As the trailer hauling Taj pulled down the long narrow driveway at Joyce’s farm there was a giant banner hanging from the trees that said, “WELCOME HOME TAJ”. When he entered his new safe haven there were a hundred balloons hanging above his stall, and a huge red bow hung from the bars of the stall door. Inside his new stall there was an abundance of healthy treats of carrots and molasses covered apple slices. His city home treats of hot dogs and soda pop would now be a distant memory. Taj was on to a new life, a better life, full of fresh experiences, and the relief of knowing that he would never be ridden again. It was a gift I was relieved to be able to give him, a gift I owed him. I was now blessed with peace of mind, and ready to shift my maternal instincts to Ryan, my new found love. I never looked into Taj’s worried eyes again.

On a fall day in 2003, I was approached by one of the boarding clients at our stable. She told me that she was excited because she found a wonderful home for her horse. A woman was purchasing her mare as a companion horse as her previous horse had died. Although some time had passed, she was still heartbroken , and she was hopeful that the sweet big mare might help her put her grief behind her.
The boarder called me the next morning and said that the woman would be picking up her mare and that she had forgotten to place the halter on the stall which had been delivered for her to send on the horse. We were having a schooling show that day so I was extremely busy running in circles throughout the facility, but I agreed to get the halter from her trunk and put it on the mare. When I opened the trunk, I found a leather halter that had been slightly worn with a fancy triple roman engraved brass plate that read, YOUNG PRINCE TAJ. Alone in the tack room, I slumped down on a wooden trunk and grasped the enormous halter with both hands. As I ran my finger over the name plate, the notion that this was his way of letting me know where he was. I gained the kind of clarity that one only hopes to receive. It was at this moment, that my knowing heart felt the enormity of the occurrence. It was at this moment, that I knew that Taj had come home.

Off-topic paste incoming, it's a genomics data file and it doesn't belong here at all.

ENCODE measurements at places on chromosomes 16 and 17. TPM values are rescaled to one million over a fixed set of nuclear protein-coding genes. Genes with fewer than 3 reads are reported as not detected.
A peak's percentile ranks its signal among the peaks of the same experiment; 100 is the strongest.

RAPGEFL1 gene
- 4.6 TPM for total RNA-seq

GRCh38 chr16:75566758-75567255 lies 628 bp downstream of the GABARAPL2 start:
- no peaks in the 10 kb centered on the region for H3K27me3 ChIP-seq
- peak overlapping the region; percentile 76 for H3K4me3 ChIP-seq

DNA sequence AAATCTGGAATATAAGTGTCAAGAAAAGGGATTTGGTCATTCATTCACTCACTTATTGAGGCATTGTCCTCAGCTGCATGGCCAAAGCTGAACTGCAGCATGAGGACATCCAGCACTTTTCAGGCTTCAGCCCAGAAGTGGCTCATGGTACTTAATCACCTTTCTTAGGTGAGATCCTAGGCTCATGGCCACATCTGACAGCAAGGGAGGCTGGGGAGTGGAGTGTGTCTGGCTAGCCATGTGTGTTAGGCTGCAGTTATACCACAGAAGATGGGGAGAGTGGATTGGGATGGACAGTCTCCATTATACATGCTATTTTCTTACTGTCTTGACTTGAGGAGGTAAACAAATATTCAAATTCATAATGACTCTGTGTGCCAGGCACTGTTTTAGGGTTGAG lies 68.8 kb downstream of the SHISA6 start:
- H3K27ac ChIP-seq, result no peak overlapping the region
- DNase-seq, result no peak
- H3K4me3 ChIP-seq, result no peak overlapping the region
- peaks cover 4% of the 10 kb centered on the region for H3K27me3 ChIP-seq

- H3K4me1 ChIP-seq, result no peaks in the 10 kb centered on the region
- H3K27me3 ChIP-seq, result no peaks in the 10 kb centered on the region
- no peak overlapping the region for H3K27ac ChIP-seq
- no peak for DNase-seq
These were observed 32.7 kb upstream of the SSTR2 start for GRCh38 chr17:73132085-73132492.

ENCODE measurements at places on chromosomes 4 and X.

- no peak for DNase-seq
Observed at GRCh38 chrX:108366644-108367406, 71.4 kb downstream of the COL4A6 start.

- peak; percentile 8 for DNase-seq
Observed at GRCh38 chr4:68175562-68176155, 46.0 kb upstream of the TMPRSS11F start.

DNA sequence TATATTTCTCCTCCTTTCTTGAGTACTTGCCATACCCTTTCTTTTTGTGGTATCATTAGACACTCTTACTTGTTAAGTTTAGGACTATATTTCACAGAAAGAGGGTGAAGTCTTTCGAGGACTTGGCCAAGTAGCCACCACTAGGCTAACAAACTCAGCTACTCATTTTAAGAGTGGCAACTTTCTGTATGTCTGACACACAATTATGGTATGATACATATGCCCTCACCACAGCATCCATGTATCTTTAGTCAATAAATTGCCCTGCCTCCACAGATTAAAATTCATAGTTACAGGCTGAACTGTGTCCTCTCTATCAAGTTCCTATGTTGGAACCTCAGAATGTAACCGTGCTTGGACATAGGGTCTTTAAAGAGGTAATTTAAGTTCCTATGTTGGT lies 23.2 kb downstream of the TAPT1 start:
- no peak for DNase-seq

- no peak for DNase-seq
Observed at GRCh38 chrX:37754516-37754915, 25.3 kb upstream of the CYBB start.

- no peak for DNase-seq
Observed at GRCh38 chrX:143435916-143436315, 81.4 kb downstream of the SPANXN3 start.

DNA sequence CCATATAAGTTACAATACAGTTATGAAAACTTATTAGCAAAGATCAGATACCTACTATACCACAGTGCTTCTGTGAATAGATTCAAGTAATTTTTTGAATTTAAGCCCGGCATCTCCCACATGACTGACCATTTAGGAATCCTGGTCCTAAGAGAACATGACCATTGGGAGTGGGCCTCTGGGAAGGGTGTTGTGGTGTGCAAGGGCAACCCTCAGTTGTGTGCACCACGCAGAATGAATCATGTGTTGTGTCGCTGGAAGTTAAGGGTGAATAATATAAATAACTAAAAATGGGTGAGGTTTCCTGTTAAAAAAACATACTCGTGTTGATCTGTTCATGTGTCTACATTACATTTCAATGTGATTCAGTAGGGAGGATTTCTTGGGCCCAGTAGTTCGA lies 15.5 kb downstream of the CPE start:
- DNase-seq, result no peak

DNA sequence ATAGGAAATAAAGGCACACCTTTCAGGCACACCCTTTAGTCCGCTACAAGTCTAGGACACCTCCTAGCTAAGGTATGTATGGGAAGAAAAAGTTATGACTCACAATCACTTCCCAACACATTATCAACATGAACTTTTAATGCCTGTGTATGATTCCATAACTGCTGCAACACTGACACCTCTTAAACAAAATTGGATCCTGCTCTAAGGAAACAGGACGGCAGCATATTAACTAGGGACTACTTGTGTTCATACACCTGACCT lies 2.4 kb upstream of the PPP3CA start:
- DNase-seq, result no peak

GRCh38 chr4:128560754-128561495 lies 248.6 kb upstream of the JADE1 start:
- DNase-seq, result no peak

With the bustle of the day I never got to speak with Joyce. She tried to find me when she realized that it was indeed the same Rhonda that had given her Taj all those years earlier. She instead spoke to my husband and told him that Taj had died two years earlier of complications from colic. She also told him that he lived a beautiful life and enjoyed grazing by Joyce’s side while she puttered in her garden following her from place to place on her property, like the loyal dog he always was. That he loved to swim with the other horses in her pond, and how she would watch them play in the mornings through her picture window in her kitchen while she sipped coffee. Most of all, she expressed how much she cherished having his gentle spirit in her life, and how much she missed him.
My decision had been right, and the peace I felt knowing how the last years of his life were spent was such a gift. We had had a connection that was so strong that words could not express the peace he brought me when by no coincidence he let me know that he was not of this world any more. It was as if he was telling me that he understood and appreciated the gifts I was able to give him, and that he, in his quiet way, stands by me still. I received so many gifts that day, but the most important gift, the gift that I most longed for, the gift that had so long seemed unobtainable to me, was the most precious of all gifts; The gift of faith.